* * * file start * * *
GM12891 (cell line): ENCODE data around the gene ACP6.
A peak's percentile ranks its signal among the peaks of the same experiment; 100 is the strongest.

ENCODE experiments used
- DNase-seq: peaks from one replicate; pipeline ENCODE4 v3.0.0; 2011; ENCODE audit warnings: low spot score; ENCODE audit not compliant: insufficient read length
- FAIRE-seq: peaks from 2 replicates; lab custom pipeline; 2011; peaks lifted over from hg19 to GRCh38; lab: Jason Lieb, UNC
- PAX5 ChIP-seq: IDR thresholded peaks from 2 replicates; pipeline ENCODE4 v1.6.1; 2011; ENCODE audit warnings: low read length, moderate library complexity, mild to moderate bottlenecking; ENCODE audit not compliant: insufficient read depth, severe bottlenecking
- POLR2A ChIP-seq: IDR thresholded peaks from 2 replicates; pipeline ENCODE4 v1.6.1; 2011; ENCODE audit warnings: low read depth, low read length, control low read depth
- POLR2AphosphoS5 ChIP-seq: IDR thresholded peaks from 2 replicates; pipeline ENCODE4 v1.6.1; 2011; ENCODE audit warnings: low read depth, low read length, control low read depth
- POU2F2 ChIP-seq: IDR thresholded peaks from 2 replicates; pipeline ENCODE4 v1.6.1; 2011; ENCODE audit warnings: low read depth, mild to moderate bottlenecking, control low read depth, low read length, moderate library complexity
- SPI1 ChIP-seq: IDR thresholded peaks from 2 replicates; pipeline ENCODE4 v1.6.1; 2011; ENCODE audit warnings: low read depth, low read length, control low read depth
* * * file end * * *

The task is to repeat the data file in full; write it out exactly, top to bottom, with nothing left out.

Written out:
GM12891 (cell line): ENCODE data around the gene ACP6.
A peak's percentile ranks its signal among the peaks of the same experiment; 100 is the strongest.

ENCODE experiments used
- DNase-seq: peaks from one replicate; pipeline ENCODE4 v3.0.0; 2011; ENCODE audit warnings: low spot score; ENCODE audit not compliant: insufficient read length
- FAIRE-seq: peaks from 2 replicates; lab custom pipeline; 2011; peaks lifted over from hg19 to GRCh38; lab: Jason Lieb, UNC
- PAX5 ChIP-seq: IDR thresholded peaks from 2 replicates; pipeline ENCODE4 v1.6.1; 2011; ENCODE audit warnings: low read length, moderate library complexity, mild to moderate bottlenecking; ENCODE audit not compliant: insufficient read depth, severe bottlenecking
- POLR2A ChIP-seq: IDR thresholded peaks from 2 replicates; pipeline ENCODE4 v1.6.1; 2011; ENCODE audit warnings: low read depth, low read length, control low read depth
- POLR2AphosphoS5 ChIP-seq: IDR thresholded peaks from 2 replicates; pipeline ENCODE4 v1.6.1; 2011; ENCODE audit warnings: low read depth, low read length, control low read depth
- POU2F2 ChIP-seq: IDR thresholded peaks from 2 replicates; pipeline ENCODE4 v1.6.1; 2011; ENCODE audit warnings: low read depth, mild to moderate bottlenecking, control low read depth, low read length, moderate library complexity
- SPI1 ChIP-seq: IDR thresholded peaks from 2 replicates; pipeline ENCODE4 v1.6.1; 2011; ENCODE audit warnings: low read depth, low read length, control low read depth